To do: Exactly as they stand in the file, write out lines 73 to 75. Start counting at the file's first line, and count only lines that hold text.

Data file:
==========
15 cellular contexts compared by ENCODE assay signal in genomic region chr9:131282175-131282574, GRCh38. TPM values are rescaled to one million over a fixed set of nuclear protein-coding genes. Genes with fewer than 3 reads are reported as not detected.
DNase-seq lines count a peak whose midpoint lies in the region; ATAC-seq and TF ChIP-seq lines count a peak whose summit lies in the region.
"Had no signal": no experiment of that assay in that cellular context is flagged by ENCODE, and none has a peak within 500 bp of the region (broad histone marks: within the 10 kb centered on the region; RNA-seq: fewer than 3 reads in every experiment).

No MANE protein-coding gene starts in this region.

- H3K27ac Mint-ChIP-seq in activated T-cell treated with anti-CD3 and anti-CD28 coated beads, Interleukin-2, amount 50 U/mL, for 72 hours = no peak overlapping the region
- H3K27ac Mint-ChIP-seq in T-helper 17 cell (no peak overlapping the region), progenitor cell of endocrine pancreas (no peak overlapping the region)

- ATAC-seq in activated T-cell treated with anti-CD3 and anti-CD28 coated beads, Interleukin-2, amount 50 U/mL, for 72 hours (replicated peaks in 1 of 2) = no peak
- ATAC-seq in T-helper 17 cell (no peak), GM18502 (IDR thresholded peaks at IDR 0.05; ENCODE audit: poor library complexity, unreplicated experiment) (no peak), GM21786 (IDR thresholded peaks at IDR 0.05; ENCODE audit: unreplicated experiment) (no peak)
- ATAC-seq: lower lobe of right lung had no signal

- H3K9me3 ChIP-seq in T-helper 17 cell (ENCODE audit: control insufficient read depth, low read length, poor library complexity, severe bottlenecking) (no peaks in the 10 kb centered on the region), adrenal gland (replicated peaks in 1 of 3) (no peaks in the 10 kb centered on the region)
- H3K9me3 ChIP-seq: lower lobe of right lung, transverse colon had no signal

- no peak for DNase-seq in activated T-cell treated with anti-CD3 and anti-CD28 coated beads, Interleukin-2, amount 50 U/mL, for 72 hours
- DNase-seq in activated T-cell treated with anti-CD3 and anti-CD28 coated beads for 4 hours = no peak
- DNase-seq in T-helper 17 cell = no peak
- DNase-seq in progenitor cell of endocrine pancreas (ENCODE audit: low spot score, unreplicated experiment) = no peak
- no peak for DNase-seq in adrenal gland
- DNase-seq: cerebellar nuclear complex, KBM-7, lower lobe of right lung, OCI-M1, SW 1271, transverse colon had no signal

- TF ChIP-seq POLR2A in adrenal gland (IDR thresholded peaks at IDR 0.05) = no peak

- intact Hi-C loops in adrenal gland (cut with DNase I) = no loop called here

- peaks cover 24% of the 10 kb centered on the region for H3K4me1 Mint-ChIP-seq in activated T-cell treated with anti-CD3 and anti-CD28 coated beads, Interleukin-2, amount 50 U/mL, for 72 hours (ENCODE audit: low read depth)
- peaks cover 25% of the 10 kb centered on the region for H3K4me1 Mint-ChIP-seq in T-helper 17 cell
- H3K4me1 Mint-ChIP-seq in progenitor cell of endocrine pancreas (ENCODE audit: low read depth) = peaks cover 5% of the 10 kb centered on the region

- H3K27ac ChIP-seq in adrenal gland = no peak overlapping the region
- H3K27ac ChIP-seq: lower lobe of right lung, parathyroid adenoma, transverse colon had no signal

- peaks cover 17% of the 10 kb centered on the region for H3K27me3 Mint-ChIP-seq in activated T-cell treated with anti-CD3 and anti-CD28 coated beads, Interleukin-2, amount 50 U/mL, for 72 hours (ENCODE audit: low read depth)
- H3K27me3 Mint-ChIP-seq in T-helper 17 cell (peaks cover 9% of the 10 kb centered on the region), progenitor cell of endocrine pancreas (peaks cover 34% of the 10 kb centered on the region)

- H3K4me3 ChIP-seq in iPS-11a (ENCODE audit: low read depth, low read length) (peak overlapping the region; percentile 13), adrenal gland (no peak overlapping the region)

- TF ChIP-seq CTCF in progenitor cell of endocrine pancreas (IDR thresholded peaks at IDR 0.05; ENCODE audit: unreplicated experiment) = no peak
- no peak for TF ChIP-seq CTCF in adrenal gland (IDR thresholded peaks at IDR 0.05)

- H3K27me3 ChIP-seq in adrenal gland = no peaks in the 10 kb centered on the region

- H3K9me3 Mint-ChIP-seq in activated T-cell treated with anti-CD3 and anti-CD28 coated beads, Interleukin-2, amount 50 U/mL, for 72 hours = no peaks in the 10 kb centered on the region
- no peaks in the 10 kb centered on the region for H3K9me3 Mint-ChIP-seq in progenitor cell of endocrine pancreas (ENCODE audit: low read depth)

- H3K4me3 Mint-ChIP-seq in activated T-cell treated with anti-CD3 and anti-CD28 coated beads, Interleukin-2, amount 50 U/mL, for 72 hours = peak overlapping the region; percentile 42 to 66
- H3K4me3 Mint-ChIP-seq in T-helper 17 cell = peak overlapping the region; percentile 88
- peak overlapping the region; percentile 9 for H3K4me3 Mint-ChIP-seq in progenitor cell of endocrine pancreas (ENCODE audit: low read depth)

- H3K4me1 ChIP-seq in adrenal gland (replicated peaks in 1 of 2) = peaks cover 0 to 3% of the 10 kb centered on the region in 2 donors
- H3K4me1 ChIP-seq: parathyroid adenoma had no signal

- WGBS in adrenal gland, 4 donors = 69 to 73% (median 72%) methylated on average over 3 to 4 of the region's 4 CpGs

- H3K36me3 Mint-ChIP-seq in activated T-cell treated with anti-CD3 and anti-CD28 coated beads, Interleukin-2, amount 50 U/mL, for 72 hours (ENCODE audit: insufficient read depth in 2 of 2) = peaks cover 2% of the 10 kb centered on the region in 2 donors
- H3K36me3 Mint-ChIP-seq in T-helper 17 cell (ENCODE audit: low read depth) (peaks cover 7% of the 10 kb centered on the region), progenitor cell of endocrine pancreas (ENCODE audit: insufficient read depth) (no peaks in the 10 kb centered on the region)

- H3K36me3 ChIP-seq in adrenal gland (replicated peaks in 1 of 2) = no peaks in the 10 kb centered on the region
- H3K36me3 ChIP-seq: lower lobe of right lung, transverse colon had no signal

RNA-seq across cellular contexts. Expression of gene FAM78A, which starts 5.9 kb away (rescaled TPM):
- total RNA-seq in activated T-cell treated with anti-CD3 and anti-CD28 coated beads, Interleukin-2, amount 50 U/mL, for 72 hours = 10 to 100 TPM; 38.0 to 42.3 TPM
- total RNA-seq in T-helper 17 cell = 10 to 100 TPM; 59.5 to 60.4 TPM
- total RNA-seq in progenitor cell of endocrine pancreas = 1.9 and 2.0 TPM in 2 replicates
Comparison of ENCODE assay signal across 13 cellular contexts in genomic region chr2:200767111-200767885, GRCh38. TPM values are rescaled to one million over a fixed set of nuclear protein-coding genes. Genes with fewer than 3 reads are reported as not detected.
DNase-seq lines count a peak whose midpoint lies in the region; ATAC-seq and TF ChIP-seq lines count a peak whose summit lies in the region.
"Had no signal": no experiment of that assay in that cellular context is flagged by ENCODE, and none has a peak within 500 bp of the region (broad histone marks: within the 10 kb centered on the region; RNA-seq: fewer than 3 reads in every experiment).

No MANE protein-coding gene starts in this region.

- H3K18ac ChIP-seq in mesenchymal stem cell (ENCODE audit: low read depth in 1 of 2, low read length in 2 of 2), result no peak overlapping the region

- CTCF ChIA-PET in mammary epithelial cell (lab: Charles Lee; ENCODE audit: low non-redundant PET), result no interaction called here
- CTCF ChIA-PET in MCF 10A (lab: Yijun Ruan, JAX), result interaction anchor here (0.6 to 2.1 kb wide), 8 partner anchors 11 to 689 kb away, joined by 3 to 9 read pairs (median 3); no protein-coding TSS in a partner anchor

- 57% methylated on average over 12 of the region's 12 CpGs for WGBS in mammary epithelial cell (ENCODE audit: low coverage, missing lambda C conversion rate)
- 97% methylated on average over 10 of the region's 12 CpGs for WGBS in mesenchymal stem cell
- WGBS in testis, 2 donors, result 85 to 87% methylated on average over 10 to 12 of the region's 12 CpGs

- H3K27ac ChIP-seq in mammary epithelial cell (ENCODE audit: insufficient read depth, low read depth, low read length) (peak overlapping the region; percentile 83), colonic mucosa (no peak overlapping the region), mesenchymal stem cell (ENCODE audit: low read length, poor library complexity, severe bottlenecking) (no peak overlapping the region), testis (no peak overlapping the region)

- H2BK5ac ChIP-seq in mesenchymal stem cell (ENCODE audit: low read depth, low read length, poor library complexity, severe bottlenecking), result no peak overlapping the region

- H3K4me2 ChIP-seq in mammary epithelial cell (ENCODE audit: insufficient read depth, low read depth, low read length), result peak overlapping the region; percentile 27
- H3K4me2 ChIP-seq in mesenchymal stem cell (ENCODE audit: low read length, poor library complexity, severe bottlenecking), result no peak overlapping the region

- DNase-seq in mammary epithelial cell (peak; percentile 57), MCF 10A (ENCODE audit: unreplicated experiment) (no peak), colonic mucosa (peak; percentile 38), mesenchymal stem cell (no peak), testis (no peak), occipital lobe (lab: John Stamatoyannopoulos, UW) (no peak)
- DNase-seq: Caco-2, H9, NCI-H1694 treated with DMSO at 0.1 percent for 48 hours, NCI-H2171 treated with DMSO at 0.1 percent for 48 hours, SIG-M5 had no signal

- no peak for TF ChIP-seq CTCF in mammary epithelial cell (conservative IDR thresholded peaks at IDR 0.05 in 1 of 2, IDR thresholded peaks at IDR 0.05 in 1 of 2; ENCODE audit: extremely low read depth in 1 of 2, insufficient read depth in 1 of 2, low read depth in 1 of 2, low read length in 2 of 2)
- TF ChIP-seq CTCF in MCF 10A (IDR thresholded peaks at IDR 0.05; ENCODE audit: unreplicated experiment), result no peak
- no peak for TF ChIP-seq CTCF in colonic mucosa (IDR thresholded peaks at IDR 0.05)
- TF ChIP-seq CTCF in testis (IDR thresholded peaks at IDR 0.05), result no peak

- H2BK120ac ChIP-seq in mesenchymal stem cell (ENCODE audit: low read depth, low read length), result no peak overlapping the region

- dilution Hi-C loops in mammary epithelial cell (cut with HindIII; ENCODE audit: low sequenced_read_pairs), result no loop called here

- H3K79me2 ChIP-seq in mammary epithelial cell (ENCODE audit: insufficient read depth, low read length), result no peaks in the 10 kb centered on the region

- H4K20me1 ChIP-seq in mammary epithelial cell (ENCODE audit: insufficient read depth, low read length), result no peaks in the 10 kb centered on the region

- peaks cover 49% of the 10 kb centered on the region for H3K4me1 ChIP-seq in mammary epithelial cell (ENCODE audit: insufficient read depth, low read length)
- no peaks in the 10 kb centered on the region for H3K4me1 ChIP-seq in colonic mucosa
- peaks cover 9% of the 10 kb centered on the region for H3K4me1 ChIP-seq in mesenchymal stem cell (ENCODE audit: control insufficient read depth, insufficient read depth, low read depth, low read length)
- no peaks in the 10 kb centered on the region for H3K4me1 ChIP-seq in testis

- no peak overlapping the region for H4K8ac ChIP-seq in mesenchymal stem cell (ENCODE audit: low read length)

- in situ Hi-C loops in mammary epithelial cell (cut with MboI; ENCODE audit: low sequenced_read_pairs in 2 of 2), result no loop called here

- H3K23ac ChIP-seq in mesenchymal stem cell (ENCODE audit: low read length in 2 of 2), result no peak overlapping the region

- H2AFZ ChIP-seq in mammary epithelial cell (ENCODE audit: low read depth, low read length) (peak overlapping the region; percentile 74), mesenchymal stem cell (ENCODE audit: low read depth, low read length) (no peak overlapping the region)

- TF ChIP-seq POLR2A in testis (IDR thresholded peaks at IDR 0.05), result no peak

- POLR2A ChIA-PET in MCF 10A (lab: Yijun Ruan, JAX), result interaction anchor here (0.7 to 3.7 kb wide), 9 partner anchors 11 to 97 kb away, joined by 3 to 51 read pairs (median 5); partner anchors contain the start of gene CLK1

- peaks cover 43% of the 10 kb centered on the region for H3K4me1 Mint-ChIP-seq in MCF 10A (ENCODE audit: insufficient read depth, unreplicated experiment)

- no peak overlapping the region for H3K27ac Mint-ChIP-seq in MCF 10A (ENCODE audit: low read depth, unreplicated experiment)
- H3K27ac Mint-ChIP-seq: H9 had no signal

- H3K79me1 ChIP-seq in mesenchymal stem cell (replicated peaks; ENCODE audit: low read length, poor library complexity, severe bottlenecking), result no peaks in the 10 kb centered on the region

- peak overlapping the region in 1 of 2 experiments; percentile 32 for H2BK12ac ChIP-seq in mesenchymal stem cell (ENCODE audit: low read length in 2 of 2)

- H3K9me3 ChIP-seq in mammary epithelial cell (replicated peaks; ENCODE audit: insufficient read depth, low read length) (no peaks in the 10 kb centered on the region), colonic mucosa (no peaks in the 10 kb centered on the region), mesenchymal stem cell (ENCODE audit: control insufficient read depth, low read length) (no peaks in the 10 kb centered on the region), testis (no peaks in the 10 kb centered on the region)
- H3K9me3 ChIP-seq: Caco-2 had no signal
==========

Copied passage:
- peaks cover 9% of the 10 kb centered on the region for H3K4me1 ChIP-seq in mesenchymal stem cell (ENCODE audit: control insufficient read depth, insufficient read depth, low read depth, low read length)
- no peaks in the 10 kb centered on the region for H3K4me1 ChIP-seq in testis

- no peak overlapping the region for H4K8ac ChIP-seq in mesenchymal stem cell (ENCODE audit: low read length)